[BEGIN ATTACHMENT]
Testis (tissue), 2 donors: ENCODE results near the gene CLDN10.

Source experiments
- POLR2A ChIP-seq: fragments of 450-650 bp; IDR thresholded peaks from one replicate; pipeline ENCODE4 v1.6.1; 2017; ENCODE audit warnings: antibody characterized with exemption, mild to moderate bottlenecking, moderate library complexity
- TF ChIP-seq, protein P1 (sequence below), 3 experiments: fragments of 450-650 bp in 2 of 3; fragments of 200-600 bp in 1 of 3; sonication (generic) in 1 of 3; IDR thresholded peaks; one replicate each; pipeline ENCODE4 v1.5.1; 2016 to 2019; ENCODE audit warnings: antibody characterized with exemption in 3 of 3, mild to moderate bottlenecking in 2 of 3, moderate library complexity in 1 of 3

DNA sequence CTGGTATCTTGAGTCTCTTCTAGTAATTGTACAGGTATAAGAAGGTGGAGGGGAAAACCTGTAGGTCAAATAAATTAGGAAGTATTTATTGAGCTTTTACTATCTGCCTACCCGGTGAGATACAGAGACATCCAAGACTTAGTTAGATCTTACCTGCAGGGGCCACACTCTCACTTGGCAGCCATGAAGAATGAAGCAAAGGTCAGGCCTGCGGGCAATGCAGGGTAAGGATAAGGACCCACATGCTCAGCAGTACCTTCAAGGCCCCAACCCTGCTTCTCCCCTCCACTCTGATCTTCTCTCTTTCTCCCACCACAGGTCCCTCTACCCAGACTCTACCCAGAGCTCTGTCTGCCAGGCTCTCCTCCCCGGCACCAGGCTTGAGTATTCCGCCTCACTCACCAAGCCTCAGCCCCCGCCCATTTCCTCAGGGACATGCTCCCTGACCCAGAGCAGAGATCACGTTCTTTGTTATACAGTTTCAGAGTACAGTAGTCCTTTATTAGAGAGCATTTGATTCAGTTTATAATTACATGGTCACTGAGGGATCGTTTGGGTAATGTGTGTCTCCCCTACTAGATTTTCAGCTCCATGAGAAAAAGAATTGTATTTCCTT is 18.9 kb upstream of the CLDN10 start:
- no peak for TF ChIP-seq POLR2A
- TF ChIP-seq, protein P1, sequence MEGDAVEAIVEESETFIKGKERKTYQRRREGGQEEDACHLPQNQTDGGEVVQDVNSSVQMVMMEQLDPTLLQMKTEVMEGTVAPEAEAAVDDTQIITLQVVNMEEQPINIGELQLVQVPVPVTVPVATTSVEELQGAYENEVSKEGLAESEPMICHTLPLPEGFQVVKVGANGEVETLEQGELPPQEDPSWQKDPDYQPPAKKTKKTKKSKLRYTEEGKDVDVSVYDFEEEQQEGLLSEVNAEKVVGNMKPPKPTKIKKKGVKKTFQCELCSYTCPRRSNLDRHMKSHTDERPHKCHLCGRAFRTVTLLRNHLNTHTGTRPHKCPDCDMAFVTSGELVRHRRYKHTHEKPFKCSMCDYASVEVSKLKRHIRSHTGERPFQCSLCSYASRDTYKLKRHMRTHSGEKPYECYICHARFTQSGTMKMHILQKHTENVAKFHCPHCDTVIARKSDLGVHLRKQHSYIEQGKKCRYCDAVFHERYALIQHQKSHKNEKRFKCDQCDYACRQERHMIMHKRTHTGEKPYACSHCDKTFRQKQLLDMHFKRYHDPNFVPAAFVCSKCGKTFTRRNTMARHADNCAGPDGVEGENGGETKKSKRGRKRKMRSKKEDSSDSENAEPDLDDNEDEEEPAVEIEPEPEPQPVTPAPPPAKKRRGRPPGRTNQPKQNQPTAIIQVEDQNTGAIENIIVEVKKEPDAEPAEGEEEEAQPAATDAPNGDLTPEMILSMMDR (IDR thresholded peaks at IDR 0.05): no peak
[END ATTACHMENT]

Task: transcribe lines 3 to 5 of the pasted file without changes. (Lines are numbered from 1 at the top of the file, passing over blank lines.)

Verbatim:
- POLR2A ChIP-seq: fragments of 450-650 bp; IDR thresholded peaks from one replicate; pipeline ENCODE4 v1.6.1; 2017; ENCODE audit warnings: antibody characterized with exemption, mild to moderate bottlenecking, moderate library complexity
- TF ChIP-seq, protein P1 (sequence below), 3 experiments: fragments of 450-650 bp in 2 of 3; fragments of 200-600 bp in 1 of 3; sonication (generic) in 1 of 3; IDR thresholded peaks; one replicate each; pipeline ENCODE4 v1.5.1; 2016 to 2019; ENCODE audit warnings: antibody characterized with exemption in 3 of 3, mild to moderate bottlenecking in 2 of 3, moderate library complexity in 1 of 3

DNA sequence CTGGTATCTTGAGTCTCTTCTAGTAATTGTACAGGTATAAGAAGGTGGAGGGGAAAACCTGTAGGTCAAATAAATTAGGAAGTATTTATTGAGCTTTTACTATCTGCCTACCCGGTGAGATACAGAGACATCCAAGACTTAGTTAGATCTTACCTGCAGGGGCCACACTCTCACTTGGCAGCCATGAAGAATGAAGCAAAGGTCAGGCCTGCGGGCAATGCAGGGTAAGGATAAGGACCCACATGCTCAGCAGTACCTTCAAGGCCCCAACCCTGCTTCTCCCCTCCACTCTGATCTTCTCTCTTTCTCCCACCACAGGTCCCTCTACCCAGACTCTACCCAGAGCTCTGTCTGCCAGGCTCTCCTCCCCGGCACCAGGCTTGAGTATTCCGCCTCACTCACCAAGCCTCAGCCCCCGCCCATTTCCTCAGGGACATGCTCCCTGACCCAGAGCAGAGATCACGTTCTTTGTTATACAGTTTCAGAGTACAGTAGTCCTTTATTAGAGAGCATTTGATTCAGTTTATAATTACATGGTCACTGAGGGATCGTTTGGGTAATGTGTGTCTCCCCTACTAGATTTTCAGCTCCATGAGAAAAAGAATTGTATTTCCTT is 18.9 kb upstream of the CLDN10 start: